The heart-on-a-chip in the picture above uses the world’s most basic physics to accurately recreate the rhythms of the human heart in the laboratory.
While this technology is nothing new, the way a team from the University of Michigan were able to mimic the biological phenomena of the heartbeat is.
Previous heart-on-a-chip microfluid devices utilized mechanical pumps or hand-driven syringes to recreate bloodflow whereas the researchers from Michigan simply resorted to using gravity.
Microscopic, gravity-driven channels, as seen in the image below, were used to accurately portray the heart.
“One of our biggest challenges was building a gravity-driven microfluidic circuit that works reliably,” Sung-Jin Kim, one of the researchers, said to PhysOrg. “[M]icrofluidic switches need negative pressure to close properly. We eventually realized that we could control the pressure of the system by positioning the outflow well at a measured distance below the chip, creating just the right amount of pressure.”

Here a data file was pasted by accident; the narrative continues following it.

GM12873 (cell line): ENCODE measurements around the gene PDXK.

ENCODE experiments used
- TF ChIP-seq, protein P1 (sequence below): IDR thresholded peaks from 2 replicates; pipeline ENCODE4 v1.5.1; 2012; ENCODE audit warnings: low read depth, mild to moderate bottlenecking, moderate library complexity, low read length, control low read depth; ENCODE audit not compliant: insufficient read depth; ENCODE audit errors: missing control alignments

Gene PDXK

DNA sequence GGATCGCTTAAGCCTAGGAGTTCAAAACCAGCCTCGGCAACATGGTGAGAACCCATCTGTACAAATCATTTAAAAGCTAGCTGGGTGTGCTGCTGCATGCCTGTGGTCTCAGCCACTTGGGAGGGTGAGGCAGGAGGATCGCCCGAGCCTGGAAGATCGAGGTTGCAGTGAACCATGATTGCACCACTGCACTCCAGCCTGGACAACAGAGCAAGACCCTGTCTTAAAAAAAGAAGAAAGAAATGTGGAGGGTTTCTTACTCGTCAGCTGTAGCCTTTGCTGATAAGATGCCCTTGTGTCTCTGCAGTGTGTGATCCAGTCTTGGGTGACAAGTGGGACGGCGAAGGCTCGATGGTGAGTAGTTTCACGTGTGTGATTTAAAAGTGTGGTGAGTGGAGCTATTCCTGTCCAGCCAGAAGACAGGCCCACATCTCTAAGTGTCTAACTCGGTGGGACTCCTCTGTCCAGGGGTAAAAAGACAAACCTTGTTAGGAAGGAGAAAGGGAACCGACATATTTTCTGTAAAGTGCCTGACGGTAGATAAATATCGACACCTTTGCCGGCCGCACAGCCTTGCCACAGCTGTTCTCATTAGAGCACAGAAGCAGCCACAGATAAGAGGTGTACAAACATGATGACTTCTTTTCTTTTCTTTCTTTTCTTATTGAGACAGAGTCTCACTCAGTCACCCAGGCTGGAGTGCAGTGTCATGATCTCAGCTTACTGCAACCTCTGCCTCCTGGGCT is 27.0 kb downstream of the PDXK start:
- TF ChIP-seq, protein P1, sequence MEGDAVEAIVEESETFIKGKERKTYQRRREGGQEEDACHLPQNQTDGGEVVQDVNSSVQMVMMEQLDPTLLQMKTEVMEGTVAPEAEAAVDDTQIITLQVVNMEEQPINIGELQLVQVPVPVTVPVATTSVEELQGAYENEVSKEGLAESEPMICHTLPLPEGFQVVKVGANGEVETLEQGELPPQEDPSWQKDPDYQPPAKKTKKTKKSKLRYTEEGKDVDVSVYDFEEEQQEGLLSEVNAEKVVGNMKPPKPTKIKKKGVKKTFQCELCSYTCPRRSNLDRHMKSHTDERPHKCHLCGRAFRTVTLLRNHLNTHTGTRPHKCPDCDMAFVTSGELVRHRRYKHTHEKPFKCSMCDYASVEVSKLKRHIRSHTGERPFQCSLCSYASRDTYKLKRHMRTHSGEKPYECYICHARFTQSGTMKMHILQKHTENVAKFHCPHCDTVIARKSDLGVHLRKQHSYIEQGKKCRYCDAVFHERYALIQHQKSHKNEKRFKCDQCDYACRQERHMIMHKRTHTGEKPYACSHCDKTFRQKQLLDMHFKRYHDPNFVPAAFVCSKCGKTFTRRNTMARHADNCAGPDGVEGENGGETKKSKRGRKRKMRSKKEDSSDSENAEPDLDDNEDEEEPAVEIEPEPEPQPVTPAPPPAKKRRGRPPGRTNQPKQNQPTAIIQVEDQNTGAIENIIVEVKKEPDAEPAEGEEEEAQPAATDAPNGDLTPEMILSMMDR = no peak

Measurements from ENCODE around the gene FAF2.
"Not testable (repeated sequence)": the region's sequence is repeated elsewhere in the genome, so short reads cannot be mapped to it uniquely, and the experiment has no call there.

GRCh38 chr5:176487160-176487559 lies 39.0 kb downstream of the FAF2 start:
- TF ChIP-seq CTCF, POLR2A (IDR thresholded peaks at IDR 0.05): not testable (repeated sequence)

Since the chip was first developed using CAD, it can easily and cheaply be constructed and re-designed. In addition, the team is able to recreate a variety of pulse rates and pressures on a single chip simply by changing the inflow of fluid from time to time.
The most obvious application for the heart-on-a-chip is to test new cardiac drugs before selling them to the public.